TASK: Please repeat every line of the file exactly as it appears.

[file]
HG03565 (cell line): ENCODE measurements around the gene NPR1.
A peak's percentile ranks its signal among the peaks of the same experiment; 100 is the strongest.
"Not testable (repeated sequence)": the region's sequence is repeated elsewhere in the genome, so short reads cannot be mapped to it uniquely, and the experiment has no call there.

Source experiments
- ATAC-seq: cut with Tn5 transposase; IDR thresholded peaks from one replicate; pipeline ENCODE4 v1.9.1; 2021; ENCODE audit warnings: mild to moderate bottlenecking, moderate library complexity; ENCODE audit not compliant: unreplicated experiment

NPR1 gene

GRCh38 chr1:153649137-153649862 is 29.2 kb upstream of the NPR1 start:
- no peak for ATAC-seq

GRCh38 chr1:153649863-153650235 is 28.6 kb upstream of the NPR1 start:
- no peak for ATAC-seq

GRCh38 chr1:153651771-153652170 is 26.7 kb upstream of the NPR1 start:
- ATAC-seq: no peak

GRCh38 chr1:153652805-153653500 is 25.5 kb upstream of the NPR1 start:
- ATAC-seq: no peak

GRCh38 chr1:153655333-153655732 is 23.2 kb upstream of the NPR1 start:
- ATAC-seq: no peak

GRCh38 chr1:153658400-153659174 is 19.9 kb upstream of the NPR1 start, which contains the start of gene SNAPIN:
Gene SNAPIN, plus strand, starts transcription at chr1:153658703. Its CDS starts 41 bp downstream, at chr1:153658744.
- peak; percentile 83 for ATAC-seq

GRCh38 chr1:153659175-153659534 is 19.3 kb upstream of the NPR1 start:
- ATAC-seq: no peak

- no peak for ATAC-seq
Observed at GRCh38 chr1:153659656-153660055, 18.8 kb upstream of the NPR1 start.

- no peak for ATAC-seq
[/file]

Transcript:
HG03565 (cell line): ENCODE measurements around the gene NPR1.
A peak's percentile ranks its signal among the peaks of the same experiment; 100 is the strongest.
"Not testable (repeated sequence)": the region's sequence is repeated elsewhere in the genome, so short reads cannot be mapped to it uniquely, and the experiment has no call there.

Source experiments
- ATAC-seq: cut with Tn5 transposase; IDR thresholded peaks from one replicate; pipeline ENCODE4 v1.9.1; 2021; ENCODE audit warnings: mild to moderate bottlenecking, moderate library complexity; ENCODE audit not compliant: unreplicated experiment

NPR1 gene

GRCh38 chr1:153649137-153649862 is 29.2 kb upstream of the NPR1 start:
- no peak for ATAC-seq

GRCh38 chr1:153649863-153650235 is 28.6 kb upstream of the NPR1 start:
- no peak for ATAC-seq

GRCh38 chr1:153651771-153652170 is 26.7 kb upstream of the NPR1 start:
- ATAC-seq: no peak

GRCh38 chr1:153652805-153653500 is 25.5 kb upstream of the NPR1 start:
- ATAC-seq: no peak

GRCh38 chr1:153655333-153655732 is 23.2 kb upstream of the NPR1 start:
- ATAC-seq: no peak

GRCh38 chr1:153658400-153659174 is 19.9 kb upstream of the NPR1 start, which contains the start of gene SNAPIN:
Gene SNAPIN, plus strand, starts transcription at chr1:153658703. Its CDS starts 41 bp downstream, at chr1:153658744.
- peak; percentile 83 for ATAC-seq

GRCh38 chr1:153659175-153659534 is 19.3 kb upstream of the NPR1 start:
- ATAC-seq: no peak

- no peak for ATAC-seq
Observed at GRCh38 chr1:153659656-153660055, 18.8 kb upstream of the NPR1 start.

- no peak for ATAC-seq